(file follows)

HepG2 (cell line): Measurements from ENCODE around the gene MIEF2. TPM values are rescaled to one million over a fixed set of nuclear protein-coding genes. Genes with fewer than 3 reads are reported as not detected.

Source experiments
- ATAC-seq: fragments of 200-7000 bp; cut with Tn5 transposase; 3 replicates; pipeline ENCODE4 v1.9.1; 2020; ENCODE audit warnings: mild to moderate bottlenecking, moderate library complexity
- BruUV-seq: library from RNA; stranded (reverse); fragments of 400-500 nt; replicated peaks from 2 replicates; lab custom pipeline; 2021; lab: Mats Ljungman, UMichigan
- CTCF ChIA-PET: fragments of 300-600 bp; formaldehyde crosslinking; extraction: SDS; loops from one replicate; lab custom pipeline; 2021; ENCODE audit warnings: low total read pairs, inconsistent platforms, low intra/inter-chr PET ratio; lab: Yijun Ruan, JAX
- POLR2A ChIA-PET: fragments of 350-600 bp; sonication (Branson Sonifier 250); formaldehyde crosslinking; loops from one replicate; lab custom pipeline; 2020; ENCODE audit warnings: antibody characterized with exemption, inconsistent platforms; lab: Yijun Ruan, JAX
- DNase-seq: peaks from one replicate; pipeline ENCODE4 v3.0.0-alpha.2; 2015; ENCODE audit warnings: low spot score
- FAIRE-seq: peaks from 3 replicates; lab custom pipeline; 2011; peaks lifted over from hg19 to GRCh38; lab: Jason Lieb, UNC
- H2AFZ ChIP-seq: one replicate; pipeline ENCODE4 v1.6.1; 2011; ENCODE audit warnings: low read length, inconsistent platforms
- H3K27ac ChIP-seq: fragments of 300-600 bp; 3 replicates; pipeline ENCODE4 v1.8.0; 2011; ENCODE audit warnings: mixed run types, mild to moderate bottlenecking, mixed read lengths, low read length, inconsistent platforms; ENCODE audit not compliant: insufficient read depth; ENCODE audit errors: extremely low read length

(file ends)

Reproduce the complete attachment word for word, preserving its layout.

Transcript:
HepG2 (cell line): Measurements from ENCODE around the gene MIEF2. TPM values are rescaled to one million over a fixed set of nuclear protein-coding genes. Genes with fewer than 3 reads are reported as not detected.

Source experiments
- ATAC-seq: fragments of 200-7000 bp; cut with Tn5 transposase; 3 replicates; pipeline ENCODE4 v1.9.1; 2020; ENCODE audit warnings: mild to moderate bottlenecking, moderate library complexity
- BruUV-seq: library from RNA; stranded (reverse); fragments of 400-500 nt; replicated peaks from 2 replicates; lab custom pipeline; 2021; lab: Mats Ljungman, UMichigan
- CTCF ChIA-PET: fragments of 300-600 bp; formaldehyde crosslinking; extraction: SDS; loops from one replicate; lab custom pipeline; 2021; ENCODE audit warnings: low total read pairs, inconsistent platforms, low intra/inter-chr PET ratio; lab: Yijun Ruan, JAX
- POLR2A ChIA-PET: fragments of 350-600 bp; sonication (Branson Sonifier 250); formaldehyde crosslinking; loops from one replicate; lab custom pipeline; 2020; ENCODE audit warnings: antibody characterized with exemption, inconsistent platforms; lab: Yijun Ruan, JAX
- DNase-seq: peaks from one replicate; pipeline ENCODE4 v3.0.0-alpha.2; 2015; ENCODE audit warnings: low spot score
- FAIRE-seq: peaks from 3 replicates; lab custom pipeline; 2011; peaks lifted over from hg19 to GRCh38; lab: Jason Lieb, UNC
- H2AFZ ChIP-seq: one replicate; pipeline ENCODE4 v1.6.1; 2011; ENCODE audit warnings: low read length, inconsistent platforms
- H3K27ac ChIP-seq: fragments of 300-600 bp; 3 replicates; pipeline ENCODE4 v1.8.0; 2011; ENCODE audit warnings: mixed run types, mild to moderate bottlenecking, mixed read lengths, low read length, inconsistent platforms; ENCODE audit not compliant: insufficient read depth; ENCODE audit errors: extremely low read length